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On DVD: Drag Me to Hell

Raimi Splatstick Horror Film Now on DVD

Above: Alison Lohman will do just about anything to rid herself of a curse in Drag Me to Hell

With Halloween just around the corner, the DVD release (on October 9) of an unrated director’s cut of Sam Raimi’s “Drag Me to Hell” seems the perfect choice.

I have conducted a thoroughly unscientific survey in regards to “Drag Me to Hell.” I loved the film and saw it as Raimi long delayed return to horror. But it’s a return to Raimi horror, which isn’t torture porn or atmospheric chillers or even self-reflexive “Scream” fests. No. Raimi horror is like Tex Avery or Chuck Jones doing B-horror – it’s gross out gore and goo combined with slapstick comedy. So my informal survey was to ask who liked the film with the result being that if you became a fan of Raimi’s because of “The Evil Dead” films you were likely to embrace “Drag Me To Hell.” But if you only knew Raimi’s work from “Spider-man” on, then you tended to be baffled by his latest effort. So a lot of the kids I spoke with just dismissed “Drag Me to Hell” as stupid and not scary whereas people more my contemporary were relieved to see Raimi try something less Hollywood and mainstream.

I happen to like Raimi’s goofball horror style. To me the film is summed up in one scene where the protagonist is attacked by a witch in her garage. She looks up and see an anvil tied to a rope and hoisted high in the garage so she cuts the rope and has the anvil crash down on the witch, sending her away. Come on? An anvil? That is so Loony Toons and so Sam Raimi. Raimi’s friend and “Evil Dead” star Bruce Campbell describes the style as “splatstick” – splatter gore and slapstick comedy. So if you go into “Drag Me to Hell” with that attitude, then I think you’ll have a fun time, like going to a haunted house fun ride.

The story involves a young woman named Christine (Alison Lohman) denies a loan extension to an old lady who turns out to be a witch and subsequently finds herself cursed. If she can’t figure out how to undo the curse she will literally be dragged to hell. Simple, right?

The uncut version of the film touted on DVD isn’t really that different from the theatrical version of the film – a little more gore and goo (and believe me this film excelled at gross bodily fluids). So don’t expect a radically different film loaded with tons more scares. In fact, if you don’t watch the two versions back-to-back-you’re unlikely to even notice the changes. But the DVD does boast a video diary with lots of cool behind the scenes video and information. So if you’re a fan of horror, you’ll enjoy info and tips about splatter effects.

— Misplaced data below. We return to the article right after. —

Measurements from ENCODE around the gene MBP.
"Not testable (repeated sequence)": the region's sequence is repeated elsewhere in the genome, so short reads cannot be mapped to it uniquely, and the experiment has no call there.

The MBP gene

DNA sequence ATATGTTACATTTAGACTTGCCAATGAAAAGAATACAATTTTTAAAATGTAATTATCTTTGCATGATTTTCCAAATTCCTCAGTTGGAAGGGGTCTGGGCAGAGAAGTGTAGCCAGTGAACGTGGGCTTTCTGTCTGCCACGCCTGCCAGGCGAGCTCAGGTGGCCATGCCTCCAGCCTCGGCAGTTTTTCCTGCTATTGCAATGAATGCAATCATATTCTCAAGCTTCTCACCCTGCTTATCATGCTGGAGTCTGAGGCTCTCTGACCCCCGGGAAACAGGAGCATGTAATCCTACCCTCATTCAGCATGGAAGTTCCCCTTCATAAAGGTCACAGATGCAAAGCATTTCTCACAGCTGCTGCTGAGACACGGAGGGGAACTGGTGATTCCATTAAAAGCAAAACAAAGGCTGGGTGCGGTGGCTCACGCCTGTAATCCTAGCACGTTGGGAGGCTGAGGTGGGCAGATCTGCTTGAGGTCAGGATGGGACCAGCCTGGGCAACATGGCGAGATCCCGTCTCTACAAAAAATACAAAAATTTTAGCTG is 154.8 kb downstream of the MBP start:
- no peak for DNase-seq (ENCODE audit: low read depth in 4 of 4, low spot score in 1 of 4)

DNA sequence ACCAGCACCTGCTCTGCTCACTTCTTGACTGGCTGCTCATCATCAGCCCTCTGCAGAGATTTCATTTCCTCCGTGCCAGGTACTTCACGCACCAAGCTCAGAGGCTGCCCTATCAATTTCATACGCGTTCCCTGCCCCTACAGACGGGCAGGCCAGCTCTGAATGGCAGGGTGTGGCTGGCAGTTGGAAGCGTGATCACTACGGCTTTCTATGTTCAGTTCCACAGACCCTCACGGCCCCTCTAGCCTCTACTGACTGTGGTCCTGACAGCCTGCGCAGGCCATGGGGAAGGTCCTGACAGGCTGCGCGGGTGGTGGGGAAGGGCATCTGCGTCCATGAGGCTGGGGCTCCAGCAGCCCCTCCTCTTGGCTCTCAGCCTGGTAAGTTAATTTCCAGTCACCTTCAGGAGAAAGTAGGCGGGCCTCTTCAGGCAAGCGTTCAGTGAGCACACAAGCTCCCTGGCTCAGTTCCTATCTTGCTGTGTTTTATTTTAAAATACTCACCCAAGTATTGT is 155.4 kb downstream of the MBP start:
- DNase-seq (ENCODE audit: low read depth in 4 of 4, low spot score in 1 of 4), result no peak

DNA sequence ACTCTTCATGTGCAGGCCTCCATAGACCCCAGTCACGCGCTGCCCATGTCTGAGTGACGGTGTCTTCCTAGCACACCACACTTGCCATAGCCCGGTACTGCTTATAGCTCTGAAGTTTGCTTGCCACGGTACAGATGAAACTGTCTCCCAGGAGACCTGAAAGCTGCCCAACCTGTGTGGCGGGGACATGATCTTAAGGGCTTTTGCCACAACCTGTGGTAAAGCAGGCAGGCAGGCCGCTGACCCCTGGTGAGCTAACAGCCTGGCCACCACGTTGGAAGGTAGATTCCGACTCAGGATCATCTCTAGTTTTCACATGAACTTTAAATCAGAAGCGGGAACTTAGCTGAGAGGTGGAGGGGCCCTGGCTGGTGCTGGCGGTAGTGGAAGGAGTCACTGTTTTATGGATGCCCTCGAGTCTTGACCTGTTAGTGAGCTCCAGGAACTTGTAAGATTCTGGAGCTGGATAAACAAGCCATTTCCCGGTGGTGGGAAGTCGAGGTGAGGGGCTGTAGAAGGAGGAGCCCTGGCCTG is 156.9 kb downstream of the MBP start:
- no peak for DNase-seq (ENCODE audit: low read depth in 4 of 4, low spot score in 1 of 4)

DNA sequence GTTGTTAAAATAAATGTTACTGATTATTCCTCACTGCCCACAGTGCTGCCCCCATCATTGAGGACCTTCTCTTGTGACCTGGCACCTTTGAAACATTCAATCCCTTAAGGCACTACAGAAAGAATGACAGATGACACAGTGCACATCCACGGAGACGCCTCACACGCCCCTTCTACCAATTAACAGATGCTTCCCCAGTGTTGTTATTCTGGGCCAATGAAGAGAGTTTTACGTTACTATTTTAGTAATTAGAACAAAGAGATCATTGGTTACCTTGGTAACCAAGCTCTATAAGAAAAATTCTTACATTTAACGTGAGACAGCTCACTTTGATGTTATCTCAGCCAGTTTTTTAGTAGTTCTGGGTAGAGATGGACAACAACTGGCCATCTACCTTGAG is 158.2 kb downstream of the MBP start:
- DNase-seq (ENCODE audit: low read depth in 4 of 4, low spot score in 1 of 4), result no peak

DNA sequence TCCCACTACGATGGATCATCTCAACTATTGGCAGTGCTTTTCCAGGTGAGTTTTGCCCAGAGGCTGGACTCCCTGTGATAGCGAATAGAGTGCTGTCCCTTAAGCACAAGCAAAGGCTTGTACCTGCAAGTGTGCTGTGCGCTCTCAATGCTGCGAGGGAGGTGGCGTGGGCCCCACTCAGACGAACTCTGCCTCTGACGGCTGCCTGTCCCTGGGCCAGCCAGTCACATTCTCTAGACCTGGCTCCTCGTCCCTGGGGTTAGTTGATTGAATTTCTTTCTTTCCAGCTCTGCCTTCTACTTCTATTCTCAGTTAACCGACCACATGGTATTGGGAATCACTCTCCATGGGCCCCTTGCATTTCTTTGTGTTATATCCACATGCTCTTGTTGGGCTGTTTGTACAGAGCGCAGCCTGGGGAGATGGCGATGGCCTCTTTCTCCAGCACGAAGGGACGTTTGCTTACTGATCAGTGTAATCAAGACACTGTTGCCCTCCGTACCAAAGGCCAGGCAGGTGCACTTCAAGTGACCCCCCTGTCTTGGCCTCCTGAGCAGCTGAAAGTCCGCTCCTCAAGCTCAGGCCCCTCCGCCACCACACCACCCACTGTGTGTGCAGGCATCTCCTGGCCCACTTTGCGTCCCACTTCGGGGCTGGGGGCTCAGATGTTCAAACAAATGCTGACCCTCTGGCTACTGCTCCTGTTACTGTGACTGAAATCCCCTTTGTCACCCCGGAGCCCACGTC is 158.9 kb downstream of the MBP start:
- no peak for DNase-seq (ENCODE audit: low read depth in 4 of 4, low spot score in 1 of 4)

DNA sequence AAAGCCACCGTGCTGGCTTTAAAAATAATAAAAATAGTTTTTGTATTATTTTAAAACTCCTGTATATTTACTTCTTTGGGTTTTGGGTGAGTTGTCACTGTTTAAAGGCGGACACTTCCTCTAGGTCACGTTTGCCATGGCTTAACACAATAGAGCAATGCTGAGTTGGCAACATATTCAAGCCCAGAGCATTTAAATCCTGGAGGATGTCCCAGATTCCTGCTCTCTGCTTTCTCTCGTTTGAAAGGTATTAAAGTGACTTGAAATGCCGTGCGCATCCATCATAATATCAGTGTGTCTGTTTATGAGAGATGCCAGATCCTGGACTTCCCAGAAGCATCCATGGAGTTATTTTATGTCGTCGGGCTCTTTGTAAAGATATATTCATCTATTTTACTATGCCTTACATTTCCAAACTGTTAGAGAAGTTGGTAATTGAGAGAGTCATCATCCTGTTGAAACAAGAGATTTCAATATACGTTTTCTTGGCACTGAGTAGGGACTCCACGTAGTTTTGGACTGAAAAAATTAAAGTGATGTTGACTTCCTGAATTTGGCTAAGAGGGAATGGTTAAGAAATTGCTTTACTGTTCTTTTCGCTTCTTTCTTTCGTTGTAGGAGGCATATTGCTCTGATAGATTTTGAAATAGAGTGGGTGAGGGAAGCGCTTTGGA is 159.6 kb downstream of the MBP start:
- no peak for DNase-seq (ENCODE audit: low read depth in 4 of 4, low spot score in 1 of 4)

In an odd way this makes a good companion piece to the new Coens’ film, “A Serious Man.” Okay bare with me on this. The Coens and Raimi are actually friends and did collaborate on a film called “Crimewave.” The similarity between the two films is that they both have protagonists who keep claiming they haven’t done anything wrong yet seem cursed with bad luck; both films seem to offer their protagonist a reprieve from fate but then serve up a twist; and both Raimi and the Coens treat their characters with a kind of cruel sense of comedy about their fates. So take that however you’d like but I suggest watching the two and seeing if you find any similarities in their styles.

“Drag Me to Hell” is a fun, over-the-top horror ride and a welcome relief from Raimi after his rather dull and passionless “Spider-Man 3.” I for one would like to see more horror from Raimi in the future, and preferably horror with Bruce Campbell in it. Please?!

Companion viewing: “A Serious Man,” “The Evil Dead,” “Loony Toons,” “Crimewave”

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